Just a few months ago, Deion Sanders was one of the most popular characters in college football. From dominating Florida State to rising to the top of the NFL and MLB, Prime Time has established itself as one of the best the most famous athletes of all time.
Then Sanders switched to a new job – Coaching. In 2020, Sanders accepted a job as Jackson State’s head coach. During his tenure, Coach Prime transformed a small, relatively unknown HBCU into a national powerhouse. With his energetic personality, Sanders won the hearts and minds of his players and the nation alike.
But his status as college football’s most admired coach was short-lived.
Late last year, Sanders announced his decision to leave Jackson State for Colorado. In the weeks that followed, Sanders took over warmth for his transition to Colorado.
But the problem with Sanders’ move isn’t that he left Jackson State since he’s under no obligation to stay at HBCU. Rather, the problem is what Sanders did in his first few weeks with the Buffalos.
in one Team meeting recorded With players returning, Sanders made his intentions for the program clear.
“I’m coming,” Sander said in the video. “And when I get there, it will be changed. So I want you to prepare to move on and embrace it [transfer] Portal and do whatever you want, because the more of you jump into the portal, the more space you make. Because we bring kids who are smart and tough.”
After encouraging his new team to leave the program, Sanders introduced his son Shedeur Sanders as the team’s new quarterback, though Shedeur was still on Jackson State’s roster and had not yet entered the transfer portal.
Speaking of the transfer portal: Sanders used the tool extensively in his first few weeks with the buffs. On December 28, 14 players announced their intention to move to Colorado. Former Jackson State recruit #1 and standout Travis Hunter became Sanders’ biggest pickup in the portal. The first-year cornerback originally signed to Jackson State because of Sanders, so the move to Colorado was expected.
Given Sanders’ open nepotism and brutal honesty with his new players, it’s easy to see why Nation changes its mind on Coach Prime. But does Sanders really deserve the hate?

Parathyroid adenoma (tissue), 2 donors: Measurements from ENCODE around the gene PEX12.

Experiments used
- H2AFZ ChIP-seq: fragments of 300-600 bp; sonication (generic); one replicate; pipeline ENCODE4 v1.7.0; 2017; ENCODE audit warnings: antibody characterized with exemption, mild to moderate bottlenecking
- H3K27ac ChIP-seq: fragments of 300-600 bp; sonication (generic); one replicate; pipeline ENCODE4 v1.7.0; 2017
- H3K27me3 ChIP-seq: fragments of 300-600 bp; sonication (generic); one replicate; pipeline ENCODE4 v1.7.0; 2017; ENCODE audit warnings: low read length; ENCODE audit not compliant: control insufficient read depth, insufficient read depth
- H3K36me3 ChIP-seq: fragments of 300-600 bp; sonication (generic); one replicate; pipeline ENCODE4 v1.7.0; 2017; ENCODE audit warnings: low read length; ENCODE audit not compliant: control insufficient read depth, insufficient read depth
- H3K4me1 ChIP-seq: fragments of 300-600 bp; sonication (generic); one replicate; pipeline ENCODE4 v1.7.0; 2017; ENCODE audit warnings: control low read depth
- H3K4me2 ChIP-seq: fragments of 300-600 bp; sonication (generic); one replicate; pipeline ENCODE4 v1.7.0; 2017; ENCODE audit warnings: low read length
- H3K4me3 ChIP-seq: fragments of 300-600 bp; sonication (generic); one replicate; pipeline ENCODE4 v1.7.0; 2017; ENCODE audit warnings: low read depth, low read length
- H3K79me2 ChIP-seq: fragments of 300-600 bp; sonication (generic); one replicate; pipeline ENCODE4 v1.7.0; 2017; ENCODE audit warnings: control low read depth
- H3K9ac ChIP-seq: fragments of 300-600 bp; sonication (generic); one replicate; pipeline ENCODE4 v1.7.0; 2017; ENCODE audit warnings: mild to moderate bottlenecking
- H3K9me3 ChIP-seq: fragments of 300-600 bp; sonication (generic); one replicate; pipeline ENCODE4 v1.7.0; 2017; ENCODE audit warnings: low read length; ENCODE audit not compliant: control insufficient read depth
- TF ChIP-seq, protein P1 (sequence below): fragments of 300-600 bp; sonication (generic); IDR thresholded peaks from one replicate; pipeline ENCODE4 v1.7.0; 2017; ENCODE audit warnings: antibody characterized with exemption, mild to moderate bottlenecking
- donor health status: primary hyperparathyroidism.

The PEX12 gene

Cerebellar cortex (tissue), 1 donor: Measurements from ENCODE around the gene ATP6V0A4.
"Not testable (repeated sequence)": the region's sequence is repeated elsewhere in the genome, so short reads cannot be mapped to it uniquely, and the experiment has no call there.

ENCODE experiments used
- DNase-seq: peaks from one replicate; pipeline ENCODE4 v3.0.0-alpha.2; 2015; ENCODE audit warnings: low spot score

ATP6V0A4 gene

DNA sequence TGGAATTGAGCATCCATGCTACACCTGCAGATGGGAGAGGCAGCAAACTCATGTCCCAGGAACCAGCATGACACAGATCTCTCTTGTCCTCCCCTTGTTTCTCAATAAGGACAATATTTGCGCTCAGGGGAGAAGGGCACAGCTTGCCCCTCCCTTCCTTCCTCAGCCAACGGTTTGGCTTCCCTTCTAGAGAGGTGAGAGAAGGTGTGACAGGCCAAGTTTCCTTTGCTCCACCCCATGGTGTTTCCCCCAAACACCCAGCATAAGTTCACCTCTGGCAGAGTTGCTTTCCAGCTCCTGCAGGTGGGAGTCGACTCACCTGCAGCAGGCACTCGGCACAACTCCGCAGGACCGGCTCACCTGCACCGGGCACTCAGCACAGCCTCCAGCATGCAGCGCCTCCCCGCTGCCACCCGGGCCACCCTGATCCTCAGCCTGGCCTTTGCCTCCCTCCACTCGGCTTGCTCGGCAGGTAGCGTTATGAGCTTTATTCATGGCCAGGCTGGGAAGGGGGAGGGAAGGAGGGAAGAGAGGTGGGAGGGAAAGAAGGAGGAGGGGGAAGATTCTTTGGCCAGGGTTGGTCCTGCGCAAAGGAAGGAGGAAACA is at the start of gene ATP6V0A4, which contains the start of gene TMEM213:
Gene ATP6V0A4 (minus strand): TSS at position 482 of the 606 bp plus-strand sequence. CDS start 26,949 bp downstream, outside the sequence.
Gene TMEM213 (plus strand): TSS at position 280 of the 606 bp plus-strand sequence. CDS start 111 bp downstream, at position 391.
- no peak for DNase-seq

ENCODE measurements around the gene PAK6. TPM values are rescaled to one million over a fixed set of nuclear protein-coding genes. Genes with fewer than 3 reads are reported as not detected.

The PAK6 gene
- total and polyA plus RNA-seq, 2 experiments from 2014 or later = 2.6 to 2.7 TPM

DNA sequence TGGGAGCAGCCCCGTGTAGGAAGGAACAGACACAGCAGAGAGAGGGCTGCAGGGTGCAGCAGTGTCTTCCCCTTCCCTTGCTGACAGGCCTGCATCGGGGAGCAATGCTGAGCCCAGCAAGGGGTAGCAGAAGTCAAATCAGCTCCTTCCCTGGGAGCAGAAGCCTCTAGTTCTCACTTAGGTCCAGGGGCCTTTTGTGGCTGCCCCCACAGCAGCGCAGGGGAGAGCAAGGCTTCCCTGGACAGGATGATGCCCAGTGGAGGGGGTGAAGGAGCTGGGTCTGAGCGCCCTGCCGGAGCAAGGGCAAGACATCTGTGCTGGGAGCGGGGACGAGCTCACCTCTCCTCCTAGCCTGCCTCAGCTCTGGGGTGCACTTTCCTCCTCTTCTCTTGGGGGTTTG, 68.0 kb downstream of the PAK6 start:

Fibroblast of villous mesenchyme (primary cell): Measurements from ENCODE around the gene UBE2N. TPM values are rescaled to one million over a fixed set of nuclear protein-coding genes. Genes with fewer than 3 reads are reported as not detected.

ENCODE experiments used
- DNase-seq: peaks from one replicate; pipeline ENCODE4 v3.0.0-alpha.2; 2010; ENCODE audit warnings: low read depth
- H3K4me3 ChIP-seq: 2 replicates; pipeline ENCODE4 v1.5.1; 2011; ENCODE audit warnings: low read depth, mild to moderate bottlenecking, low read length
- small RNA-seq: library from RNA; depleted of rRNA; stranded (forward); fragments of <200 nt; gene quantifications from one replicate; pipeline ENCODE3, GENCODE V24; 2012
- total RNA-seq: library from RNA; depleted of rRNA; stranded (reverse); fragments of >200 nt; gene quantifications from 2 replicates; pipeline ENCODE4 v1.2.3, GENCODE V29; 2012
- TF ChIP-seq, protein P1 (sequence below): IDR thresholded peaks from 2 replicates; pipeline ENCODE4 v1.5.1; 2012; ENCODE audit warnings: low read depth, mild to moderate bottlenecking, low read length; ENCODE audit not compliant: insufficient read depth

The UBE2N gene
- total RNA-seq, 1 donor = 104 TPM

Here’s an inconvenient truth – college football faces an image problem. In between massive NIL deals and borderline manipulations in the transfer portal, The empire of college football is looking more and more corrupt as time goes by. But this problem started long before Sanders moved to Boulder, Colorado. Sanders is only highlighting the worst parts of college football’s current state.
Take for example the rampant use of the transfer portal in recent seasons. above 3000 players entered the transfer portal after the 2021 season. critics complain the unregulated and often shady businesses behind the portal.
Is Sanders taking advantage of the horrendous state of the NCAA transfer portal? Absolutely. Colorado assembled one of the best Transfer Recruitment Classes in the nation this season. Many recruits, including Hunter, were drawn to Sander’s big personality and star status. Sanders shouldn’t be accused of exploiting an already flawed system. But it draws attention to what needs fixing.
In addition to his use of the transfer portal, Sanders received hatred for leaving Jackson State for Colorado. While this case involves more than just a job change, it draws attention to a general loyalty issue in the NCAA. from Lincoln Riley to brian kelly, There is a serious problem with coaches leaving school early. Gone are the days when coaches like Alabama’s “Bear” Bryant would spend decades at the same university.
However, Sanders is not to blame for the fickle changes in college coaching or other problems that plague college football. Nonetheless, Sanders’ recent moves in Colorado point to one conclusion — college football is broken.
We’re not in the golden days of college football anymore. Instead, NIL, the transfer portal and large coaching deals will continue to dominate the new landscape. Ultimately, Deion Sanders is just part of college football’s larger demise.